In Kiribati, the last of the 25 least visited countries I visited myself.
Kiribati was also the 197th of the world’s 198 countries I visited. Cape Verde will be last in May.
Did you hear about the 25 least visited countries in the world? I wrote a blogbost about them in January. I soon realized that would be the most read post I’d ever written. It was soon picked up on Twitter, Google+ and Facebook, receiving thousands of hits.
In March, Business Insider got in touch and asked if I would mind having the blog post published on their website too. The website compiles blogposts from many writers, usually on recent and relevant topics. It is the 412th most visited website in the world. I didn’t mind providing travel inspiration to even more people, hopefully contributing to them selecting slightly more excoiting travel destinations that Spain, the Bahamas and Paris. Not that there’s anything wrong with any of those places, except that they are crowded, pricey and very touristy. I guess that means there is something wrong with them. Nevertheless, you get what I am saying. I hate all inclusive holidays.
Business Insider received almost half a million hits on the post and made the story ‘famous.’
The 4th biggest website in the world, Yahoo, then picked up a story. In a slightly odd way. They picked up an article that The Christian Science Monitor had written about the blogpost, quoting me as a travel writer and linking to my blogpost. I don’t know how many hits the post got, but Yahoo featured it on their main page (yahoo.com) as one of the top stories for at least 24 hours. and it has now been among the top two stories in their travel section for 5 days.
They also used the photo of ‘Doors to Hell’ in Turkmenistan. Their punch line of the piece was ‘Obscure? Yes. But that’s part of the charm.’ I like!
Next out was Kottke, a webssite that finds interesting stories online, writes their own often funny version and links to the original one.
Some readers also posted it on Reddit, where people went wild commenting on the piece. One of the people commenting had his nick as ‘pmtuvalu,’ leading some people to believe that the person who made that account is actually the prime minister of Tuvalu, a country in the list and one I recently visited. Thousands of comments were posted, including an invitation to the Prime Minister to do an AMA (ask me anything) on Reddit. That listing gave me thousands of hits.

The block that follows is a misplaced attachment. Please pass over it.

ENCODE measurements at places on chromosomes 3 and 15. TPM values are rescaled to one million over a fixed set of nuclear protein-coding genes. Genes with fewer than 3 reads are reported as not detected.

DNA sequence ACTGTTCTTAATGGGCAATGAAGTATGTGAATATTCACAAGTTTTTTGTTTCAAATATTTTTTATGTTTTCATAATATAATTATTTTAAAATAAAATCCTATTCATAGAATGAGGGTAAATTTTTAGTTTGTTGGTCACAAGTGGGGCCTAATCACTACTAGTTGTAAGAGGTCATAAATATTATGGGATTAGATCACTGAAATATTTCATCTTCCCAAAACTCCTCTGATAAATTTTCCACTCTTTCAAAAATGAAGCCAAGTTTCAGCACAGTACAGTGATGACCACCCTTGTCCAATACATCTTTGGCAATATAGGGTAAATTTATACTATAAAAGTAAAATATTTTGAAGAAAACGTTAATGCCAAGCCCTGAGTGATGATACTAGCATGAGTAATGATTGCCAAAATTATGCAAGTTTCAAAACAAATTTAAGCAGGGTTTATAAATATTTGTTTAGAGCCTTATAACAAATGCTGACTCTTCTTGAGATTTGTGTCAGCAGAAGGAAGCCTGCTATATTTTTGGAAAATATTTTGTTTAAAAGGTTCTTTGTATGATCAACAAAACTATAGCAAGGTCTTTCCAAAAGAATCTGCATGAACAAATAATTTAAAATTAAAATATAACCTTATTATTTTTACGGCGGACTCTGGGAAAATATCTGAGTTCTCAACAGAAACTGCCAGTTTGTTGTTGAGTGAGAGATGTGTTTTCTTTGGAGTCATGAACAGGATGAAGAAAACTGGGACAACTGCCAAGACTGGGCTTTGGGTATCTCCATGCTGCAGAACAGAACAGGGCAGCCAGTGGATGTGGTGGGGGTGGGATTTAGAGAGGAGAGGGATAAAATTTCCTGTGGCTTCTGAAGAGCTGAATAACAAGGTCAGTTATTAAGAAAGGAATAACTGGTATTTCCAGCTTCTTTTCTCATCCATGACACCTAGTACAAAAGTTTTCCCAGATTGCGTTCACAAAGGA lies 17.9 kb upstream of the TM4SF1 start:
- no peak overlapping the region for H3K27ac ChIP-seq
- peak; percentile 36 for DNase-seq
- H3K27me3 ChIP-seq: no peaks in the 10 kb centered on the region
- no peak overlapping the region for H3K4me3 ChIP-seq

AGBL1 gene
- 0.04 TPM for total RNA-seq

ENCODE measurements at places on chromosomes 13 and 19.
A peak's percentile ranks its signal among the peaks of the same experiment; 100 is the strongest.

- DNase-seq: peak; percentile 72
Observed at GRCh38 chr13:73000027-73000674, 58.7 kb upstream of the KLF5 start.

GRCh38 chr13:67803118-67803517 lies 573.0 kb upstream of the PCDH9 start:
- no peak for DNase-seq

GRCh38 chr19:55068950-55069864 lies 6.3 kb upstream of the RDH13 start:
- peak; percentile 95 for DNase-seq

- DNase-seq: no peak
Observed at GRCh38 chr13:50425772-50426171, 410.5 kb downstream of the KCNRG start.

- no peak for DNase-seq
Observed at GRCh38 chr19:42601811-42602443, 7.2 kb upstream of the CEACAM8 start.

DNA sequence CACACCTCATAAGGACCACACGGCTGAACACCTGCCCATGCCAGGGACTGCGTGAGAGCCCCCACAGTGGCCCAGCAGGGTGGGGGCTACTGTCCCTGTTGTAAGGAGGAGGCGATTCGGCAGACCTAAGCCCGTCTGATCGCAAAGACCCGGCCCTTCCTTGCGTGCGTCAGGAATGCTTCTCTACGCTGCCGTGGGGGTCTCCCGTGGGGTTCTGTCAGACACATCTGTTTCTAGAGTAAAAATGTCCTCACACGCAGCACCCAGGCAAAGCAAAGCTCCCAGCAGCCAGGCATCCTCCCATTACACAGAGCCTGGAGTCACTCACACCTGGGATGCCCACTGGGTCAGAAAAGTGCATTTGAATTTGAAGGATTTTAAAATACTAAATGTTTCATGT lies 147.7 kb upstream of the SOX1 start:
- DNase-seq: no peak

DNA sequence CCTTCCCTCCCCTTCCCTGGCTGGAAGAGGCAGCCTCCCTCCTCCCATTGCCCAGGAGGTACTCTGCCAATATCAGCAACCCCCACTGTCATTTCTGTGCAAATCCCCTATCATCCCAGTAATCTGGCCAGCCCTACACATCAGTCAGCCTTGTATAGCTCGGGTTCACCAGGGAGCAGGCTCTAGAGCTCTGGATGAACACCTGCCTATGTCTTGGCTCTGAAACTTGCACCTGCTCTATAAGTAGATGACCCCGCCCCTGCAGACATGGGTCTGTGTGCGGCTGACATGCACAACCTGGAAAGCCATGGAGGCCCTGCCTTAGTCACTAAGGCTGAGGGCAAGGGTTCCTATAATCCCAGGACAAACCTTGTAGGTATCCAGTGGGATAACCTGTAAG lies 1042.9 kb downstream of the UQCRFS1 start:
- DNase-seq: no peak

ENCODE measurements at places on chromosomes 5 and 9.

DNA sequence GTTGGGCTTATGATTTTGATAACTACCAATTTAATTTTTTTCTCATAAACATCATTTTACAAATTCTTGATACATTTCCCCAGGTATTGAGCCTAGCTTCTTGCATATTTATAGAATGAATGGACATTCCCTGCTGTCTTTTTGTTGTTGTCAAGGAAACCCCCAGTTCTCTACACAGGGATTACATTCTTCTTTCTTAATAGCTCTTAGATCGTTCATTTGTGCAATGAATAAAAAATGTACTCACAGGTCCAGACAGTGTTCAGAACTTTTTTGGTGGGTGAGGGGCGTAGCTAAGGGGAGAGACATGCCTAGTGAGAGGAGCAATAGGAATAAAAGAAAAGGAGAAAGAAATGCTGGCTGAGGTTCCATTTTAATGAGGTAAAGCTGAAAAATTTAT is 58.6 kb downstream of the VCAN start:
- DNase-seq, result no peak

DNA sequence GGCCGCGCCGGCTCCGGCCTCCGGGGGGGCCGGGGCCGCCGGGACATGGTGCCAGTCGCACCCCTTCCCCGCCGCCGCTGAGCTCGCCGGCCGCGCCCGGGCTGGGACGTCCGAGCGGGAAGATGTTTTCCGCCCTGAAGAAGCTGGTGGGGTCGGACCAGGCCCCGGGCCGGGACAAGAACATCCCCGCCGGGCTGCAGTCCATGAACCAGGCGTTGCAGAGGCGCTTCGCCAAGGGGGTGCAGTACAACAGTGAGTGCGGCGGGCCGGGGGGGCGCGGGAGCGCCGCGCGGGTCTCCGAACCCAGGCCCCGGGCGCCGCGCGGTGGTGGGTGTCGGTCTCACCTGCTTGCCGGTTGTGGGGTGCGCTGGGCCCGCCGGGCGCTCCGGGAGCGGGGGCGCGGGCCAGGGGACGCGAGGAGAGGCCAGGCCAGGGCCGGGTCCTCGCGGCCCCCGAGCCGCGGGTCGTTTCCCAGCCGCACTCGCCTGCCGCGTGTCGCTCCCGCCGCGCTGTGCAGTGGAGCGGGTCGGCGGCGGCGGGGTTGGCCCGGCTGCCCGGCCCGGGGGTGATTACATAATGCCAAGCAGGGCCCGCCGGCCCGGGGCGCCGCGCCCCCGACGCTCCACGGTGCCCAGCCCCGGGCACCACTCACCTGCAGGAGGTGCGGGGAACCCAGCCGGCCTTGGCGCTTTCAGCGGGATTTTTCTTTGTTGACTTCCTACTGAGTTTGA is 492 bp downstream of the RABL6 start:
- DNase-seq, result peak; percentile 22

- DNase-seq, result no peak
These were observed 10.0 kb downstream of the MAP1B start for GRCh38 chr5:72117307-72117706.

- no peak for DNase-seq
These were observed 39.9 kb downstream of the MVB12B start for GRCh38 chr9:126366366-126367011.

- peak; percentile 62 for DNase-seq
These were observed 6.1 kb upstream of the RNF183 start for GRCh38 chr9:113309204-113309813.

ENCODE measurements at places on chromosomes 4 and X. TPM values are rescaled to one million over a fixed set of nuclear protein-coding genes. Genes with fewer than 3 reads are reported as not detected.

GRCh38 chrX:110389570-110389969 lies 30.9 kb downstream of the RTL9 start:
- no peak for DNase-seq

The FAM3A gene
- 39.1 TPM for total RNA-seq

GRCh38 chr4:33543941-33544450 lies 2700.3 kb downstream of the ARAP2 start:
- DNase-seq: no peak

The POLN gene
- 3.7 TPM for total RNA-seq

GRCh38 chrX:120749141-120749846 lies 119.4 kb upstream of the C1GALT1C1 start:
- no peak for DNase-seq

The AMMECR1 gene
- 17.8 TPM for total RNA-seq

The comments on Reddit range from plain out stupid to brilliant. Here are a few examples:
You just called the Prime Minister “dude”, dude.
I wish I had this guy’s life.
I’ve been to Liechtenstein! You can drive right in.
[Response:] And 10 minutes later, drive right out the far side again.
To be fair, some of them are itty bitty and very isolated. I can understand why they wouldn’t get visitors.
[Response:] Yeah, it does all seem to be a mix of “wartorn shithole” and “in the middle of the pacific”
I’m thinking Google should go to Nauru, do his Google Street View thingy, and give them Google Fiber and computers.
I’ve always wondered why every time Bhutan is mentioned in a blogpost, there’s a big Nordic face taking up half the frame.
In other languages
Hungarian Index then came up with their own version, again linking in to my blog post. Hungarians seemed to love it and flooded my blog with hits. And more recently a Chinese version was posted by Sohu, one of the biggest website in the country, and a Vietnamese version by Zing. Russian Fergana News also posted their own version. They picked up the story from the Facebook page of Alternative Turkmenistan News which linked to my blog post.
The biggest Norwegian commercial television broadcaster, TV 2, tried to call me repeatedly. First when I was in Tuvalu, then when I was in Kiribati. Of course, Netcom/Telia Sonera which is my employer’s telecom operator, can’t be bothered to set up roaming agreements with any Pacific countries, so TV 2 couldn’t get through. What happened to being a service provider, Netcom? TV 2 finally got through, thanks to Twitter and Skype.
They did a story on my travelling in general (having visited 197 of the 198 countries) and didn’t link in to the blog post. It still provided more Norwegian hits than usual.
And then some
Many other websites have also listed the post. Let me just mention a few such as Twisted Sifter, New Advent, Dominican News, Somali Land Press, Zagat, Independend Traveler, Democratic Underground, List Gazette, Toronto Star, Nubby Twiglet, eHotelier, 11 Points, Boston Herald and FARK. Do you know of more? Please add them in the comments below.
In total, the story received almost a million hits from Business Insider and garfors.com alone. The others do not make statistics available, but I presume that Yahoo must have generated at least ten times that. Several million people have in any case read the blog post. But the question remains, how many will actually go to any of those countries as a result of it? No one knows, but it will be exciting to do a similar post with updated numbers in 2 years time to try to find out.
And thank you very much all who have tipped others about the blog post and to all of you who got in touch with me with questions, comments or own travel stories! It was much appreicated to hear from you all. I will keep travelling and continue blogging about my trips to relatively unusual destinations. It is doubtful if any of the stories will be distributed as widely as the 25 least visited countries, but I you may still possible enoy future posts.
And yes, I am writing a book about my travels. Whether in Norwegian, English or both remains to be seen. Do not hesitate to get in touch if you’re interested in publishing it.